with dozens of companies and each company gets to maintain their own fib

          • by wvmarle (1070040)

            Solve it the same way the roads are solved.

            The government builds the infrastructure (roads), then allows everyone to use this (bus companies, truck companies, private cars), as long as they follow the rules of the road (including safety requirements on the vehicles, size limitations, etc) and they pay a road tax (depending on vehicle size/type/weight).

            It's not hard to translate this into network service. Don't say it can't be done, it's exactly how it works in many European countries - with great results. W

        • by dryeo (100693)

          .Perhaps I don't quite understand your wording and this is not double speak, but assuming you wrote correctly this is a Government problem.

          That's true, the government has been implicit in enclosing the commons since 1235 and without common land to drag cable/fiber across you can't just start an ISP.

          The majority of monopolization in the US is due exactly to monopolization by Government intervention.

          Perhaps we need to stop the government from giving the aristocracy (the rich) the right to own the land and infrastructure built on our land. Traditionally there was private land, eg your house and immediate property and their was common land for the use of all. Government has removed the common part and given it to the lords and now naturally thos

        • by dywolf (2673597)

          Right on cue.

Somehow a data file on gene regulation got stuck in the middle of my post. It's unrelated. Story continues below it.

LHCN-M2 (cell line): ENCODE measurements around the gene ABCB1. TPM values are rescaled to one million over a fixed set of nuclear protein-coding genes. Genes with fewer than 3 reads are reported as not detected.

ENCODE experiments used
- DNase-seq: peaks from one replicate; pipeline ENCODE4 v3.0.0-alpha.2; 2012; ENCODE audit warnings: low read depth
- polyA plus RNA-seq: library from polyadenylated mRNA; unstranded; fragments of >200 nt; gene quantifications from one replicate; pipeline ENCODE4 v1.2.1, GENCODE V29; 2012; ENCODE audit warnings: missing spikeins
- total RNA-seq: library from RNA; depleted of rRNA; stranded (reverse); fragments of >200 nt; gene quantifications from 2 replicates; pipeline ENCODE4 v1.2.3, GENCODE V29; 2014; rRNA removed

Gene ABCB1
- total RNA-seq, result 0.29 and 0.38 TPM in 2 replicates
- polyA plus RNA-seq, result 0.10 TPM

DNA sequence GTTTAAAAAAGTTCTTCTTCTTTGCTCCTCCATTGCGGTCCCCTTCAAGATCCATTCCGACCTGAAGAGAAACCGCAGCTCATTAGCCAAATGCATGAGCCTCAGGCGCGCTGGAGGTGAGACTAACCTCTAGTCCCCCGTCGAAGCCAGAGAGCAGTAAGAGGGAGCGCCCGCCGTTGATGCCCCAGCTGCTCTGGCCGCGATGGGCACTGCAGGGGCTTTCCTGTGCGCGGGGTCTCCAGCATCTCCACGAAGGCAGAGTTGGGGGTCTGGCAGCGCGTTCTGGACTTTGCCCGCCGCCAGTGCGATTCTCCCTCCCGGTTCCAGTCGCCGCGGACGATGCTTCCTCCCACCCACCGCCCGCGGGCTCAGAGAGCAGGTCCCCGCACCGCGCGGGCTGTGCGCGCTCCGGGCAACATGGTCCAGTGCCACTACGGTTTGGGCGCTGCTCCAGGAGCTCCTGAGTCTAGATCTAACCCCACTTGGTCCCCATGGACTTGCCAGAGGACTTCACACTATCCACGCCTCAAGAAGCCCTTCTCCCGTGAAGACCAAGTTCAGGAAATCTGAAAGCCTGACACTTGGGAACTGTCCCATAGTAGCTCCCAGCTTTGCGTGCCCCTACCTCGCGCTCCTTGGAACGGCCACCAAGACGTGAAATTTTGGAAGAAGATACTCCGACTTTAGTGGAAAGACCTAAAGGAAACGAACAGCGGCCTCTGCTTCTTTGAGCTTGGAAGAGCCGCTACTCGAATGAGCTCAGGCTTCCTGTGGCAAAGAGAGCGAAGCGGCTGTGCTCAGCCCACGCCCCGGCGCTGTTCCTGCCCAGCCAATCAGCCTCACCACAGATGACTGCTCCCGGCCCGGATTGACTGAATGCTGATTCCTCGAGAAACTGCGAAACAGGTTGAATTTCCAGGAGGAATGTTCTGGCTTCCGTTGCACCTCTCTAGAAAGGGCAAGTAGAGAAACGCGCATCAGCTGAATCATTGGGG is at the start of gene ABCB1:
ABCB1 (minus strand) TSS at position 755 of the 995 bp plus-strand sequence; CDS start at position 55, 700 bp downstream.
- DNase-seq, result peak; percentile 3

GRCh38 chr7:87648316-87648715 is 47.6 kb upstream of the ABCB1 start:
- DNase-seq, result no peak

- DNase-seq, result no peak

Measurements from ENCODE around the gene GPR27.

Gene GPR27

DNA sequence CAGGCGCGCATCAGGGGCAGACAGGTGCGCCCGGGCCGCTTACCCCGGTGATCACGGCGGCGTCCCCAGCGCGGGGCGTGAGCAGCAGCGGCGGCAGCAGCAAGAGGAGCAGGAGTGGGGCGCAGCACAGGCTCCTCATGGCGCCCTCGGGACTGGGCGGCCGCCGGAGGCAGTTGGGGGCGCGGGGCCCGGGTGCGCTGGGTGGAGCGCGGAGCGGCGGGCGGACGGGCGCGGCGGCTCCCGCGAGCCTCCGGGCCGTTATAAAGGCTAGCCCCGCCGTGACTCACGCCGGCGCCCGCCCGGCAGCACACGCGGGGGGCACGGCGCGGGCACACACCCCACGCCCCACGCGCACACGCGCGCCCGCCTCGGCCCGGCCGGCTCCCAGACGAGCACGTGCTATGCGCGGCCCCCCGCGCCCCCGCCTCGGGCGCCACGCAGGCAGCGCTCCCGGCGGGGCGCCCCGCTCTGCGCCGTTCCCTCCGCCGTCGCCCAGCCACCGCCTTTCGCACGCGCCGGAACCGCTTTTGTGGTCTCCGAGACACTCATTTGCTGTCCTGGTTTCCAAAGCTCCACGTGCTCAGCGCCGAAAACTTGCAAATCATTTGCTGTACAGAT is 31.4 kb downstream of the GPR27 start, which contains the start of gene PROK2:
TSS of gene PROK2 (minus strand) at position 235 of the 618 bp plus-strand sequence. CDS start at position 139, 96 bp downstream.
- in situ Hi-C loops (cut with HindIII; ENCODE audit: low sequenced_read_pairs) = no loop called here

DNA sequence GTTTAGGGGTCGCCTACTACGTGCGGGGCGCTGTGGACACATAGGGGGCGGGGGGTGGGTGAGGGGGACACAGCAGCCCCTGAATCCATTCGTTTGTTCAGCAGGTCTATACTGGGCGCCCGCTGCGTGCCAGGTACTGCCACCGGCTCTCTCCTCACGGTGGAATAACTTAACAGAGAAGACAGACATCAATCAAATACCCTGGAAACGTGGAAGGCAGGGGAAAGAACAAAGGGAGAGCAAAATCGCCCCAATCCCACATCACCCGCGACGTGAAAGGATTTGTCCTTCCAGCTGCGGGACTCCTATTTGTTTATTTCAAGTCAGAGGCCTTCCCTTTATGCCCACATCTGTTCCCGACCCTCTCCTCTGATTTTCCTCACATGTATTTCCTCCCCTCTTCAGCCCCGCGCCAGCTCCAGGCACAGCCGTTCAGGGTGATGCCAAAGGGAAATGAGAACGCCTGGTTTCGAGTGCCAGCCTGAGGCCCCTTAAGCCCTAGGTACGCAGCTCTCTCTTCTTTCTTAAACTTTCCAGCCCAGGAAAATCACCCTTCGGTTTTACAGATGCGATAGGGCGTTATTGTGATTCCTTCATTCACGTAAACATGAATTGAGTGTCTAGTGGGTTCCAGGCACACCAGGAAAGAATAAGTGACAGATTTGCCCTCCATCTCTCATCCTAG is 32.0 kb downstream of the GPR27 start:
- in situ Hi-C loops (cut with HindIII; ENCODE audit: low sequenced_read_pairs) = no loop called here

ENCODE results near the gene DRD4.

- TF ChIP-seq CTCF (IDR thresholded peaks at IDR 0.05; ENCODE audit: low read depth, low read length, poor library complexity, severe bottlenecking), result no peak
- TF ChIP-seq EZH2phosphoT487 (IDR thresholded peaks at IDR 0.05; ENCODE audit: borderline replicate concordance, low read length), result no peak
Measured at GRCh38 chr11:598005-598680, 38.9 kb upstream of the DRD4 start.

• Re: (Score:2, Insightful)

        by Anonymous Coward

        But government is the problem, dumb-asses. The reason you only have one broadband provider in many areas is because local governments signed contracts with these corporations that allows them exclusive usage of communications infrastructure, state governments passed laws that prevent local municipalities from building their own infrastructure, and the federal government shields them from any sort of federal regulation through the FCC which now works for said companies due to regulatory capture.

        • by dywolf (2673597)

          and the magical IHOTFM will fix it?
          Yeah...no.

          It's not "government" that is the problem.
          It's "bad government".
          Government that looks to the lobbyists first instead of its citizens.
          Ie, corrupt public officials.

          Because some officials are bad doesn't mean the solution is automatically "no government"...that solves nothing. Proper government is run in the interest of its constituents.

          Proper government would have some simple and sane regulations to promote competition (no non-compete agreements, even force compet

      • I guess you've never personally worked on a community broadband project and learned what's involved with getting pole space (in the supposed 'public' right of way).

        Give it a try - you'll learn something!

    • by Thanshin (1188877)

      In the presence of corrupt governments preventing them, they will too.

      All current forms of government are corrupt.

      Thus, both in the absence and presence of governments, quasi-monopolies will have great power.

  • Poor argument (Score:3, Insightful)

    by Anonymous Coward on Tuesday August 19, 2014 @07:34PM (#47708385)

    While I agree that ISPs are a big part of the problem, the downside isn't that we don't get our utopia, the downside is that other countries are able to provide a more competitive near-utopia, locking us out of a leadership position on development of the Internet. That's the real fail, here. If we fail to lead, there will be others that are all too happy to fill our shoes and take our money to do so.

    No, I didn't RTFA.

    • Re:Poor argument (Score:5, Insightful)

      by StormReaver (59959) on Tuesday August 19, 2014 @10:29PM (#47709361)

      While I agree that ISPs are a big part of the problem, the downside isn't that we don't get our utopia....

      A bigger part of the problem lies with people who believe that paying a fair price for service, and then receiving the paid-for service, is some form of utopia rather than a requirement.

      No, I didn't RTFA.

      That was self-evident.

  • by Anonymous Coward

    TFA sounds a little naive.